Short-term insurer Santam confirmed at the beginning of March that its residential clients would be able to replace damaged electrical geysers with solar water heaters, following a partnership with national power utility Eskom. When replacing a damaged geyser, the South African insurer allows its clients to choose between different solar-heated alternatives during the claim process. It is actually the first South African insurance company to promote renewable energy in that way.
“By offering policyholders a choice when replacing burst electrical geysers, Santam can put quality solar water heaters within the reach of more consumers,” Hendri Nigrini, Santam’s Risk Services Executive, explained in an article on engineeringnews.co.za at the beginning of March. Eskom’s renewable energy portfolio manager Cedric Worthmann agreed with his statement and is convinced that Santam’s plan will make the solar water heater rebate currently offered by Eskom more appealing. Eskom will cooperate with Santam on funding the planned subsidies.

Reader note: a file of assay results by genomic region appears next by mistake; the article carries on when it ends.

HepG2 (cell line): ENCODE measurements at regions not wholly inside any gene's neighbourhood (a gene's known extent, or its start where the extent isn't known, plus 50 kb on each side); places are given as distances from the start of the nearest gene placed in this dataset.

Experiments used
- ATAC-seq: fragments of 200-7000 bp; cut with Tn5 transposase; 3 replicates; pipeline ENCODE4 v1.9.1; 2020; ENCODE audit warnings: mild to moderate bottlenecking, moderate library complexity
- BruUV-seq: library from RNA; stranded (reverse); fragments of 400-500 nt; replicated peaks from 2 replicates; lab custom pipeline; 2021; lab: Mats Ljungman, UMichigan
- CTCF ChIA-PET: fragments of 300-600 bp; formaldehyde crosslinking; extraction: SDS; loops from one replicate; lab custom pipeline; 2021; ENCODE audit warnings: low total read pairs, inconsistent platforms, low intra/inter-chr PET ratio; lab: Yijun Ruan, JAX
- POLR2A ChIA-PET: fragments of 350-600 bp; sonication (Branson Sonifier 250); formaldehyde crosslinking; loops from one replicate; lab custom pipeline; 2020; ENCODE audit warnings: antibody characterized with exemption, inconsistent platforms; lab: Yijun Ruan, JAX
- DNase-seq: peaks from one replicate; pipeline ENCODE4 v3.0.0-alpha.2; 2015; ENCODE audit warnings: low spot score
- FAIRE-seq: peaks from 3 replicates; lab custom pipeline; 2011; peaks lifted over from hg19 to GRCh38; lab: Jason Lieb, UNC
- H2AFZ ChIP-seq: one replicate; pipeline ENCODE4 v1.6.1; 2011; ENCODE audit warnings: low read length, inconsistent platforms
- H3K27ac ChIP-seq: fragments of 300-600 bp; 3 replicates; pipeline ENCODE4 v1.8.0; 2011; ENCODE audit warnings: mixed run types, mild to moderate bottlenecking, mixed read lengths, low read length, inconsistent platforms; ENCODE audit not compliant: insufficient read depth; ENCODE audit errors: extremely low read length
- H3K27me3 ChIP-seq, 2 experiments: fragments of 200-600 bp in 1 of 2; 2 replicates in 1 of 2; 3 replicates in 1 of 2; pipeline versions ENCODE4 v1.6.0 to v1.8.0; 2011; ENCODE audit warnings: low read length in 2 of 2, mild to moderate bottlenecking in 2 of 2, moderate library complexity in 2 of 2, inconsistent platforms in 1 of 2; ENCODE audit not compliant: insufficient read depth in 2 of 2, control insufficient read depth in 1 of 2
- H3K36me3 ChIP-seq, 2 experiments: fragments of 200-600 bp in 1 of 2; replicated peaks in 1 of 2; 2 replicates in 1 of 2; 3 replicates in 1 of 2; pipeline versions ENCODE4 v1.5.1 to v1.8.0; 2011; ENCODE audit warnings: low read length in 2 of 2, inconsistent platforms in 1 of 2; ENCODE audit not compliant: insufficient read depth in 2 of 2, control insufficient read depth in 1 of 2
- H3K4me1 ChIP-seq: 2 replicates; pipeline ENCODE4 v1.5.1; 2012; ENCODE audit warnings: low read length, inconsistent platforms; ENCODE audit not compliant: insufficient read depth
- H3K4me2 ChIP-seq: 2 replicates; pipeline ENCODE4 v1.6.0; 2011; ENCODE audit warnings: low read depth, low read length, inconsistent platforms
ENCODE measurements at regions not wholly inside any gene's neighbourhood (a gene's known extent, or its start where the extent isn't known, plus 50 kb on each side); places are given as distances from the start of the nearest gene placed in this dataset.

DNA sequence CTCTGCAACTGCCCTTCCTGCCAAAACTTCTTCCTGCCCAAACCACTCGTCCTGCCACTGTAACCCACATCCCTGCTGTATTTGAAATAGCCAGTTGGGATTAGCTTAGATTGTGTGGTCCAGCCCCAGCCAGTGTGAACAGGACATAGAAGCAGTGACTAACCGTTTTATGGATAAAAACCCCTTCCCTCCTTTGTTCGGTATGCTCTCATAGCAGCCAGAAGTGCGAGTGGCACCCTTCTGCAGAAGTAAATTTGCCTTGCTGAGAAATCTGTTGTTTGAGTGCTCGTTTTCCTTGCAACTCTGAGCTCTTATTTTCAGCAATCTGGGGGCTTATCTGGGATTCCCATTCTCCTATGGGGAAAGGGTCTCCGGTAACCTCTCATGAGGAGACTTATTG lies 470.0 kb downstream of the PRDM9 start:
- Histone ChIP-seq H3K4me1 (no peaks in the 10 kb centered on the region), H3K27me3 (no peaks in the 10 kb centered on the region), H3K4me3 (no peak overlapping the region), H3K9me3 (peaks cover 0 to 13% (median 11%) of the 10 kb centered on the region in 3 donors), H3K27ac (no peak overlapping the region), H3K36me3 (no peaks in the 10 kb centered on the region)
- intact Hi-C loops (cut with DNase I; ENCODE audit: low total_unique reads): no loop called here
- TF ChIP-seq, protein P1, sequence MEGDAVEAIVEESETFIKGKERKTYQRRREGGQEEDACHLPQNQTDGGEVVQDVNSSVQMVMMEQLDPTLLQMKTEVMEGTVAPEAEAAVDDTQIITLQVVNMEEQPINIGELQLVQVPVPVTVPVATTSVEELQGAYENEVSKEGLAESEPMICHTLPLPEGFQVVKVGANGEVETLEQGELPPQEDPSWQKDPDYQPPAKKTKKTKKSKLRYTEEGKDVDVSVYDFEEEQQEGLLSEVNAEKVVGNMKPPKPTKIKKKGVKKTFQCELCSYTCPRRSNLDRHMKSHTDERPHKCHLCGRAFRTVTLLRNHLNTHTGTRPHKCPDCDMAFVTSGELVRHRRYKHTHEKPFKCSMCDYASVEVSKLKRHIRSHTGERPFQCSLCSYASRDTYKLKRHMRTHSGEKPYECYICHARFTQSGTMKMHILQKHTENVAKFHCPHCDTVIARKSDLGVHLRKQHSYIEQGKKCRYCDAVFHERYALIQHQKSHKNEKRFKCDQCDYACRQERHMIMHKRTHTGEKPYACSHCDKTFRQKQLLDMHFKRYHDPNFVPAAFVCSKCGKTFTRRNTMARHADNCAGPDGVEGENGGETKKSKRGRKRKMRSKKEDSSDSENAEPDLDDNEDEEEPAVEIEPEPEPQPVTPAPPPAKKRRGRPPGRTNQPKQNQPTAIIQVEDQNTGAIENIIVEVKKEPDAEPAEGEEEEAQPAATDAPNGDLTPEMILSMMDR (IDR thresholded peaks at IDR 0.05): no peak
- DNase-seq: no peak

Santam’s new service possesses several key benefits for customers. They will not only receive long-lasting water heater equipment, if correctly installed, but also reduce energy costs in their households and increase the efficiency with which energy is used in it. “The Department of Public Enterprises has set itself a target of 2 million solar geysers to be installed by 2013,” Hennie Nortje, Executive Head of Santam Insurance Services, stated on the Santam website. “Santam’s solar initiative is our way of supporting the government’s drive towards alternative energy sources.”
Santam covers claims based on the current price for electrical geysers and associated installation fees. The amount granted to the applicant in this way will be subtracted from the total cost of the investment. Eskom rebates cover around 25% of the entire cost for a solar water heater. Besides that, an applicant get a so-called Carbon Credit, which will then be, too, subtracted from the total cost of the system. If you like to know more about how the subsidies are calculated, please have a look at the table in the attached document.
Text was written by communication specialist Hanna Schober based in South Africa.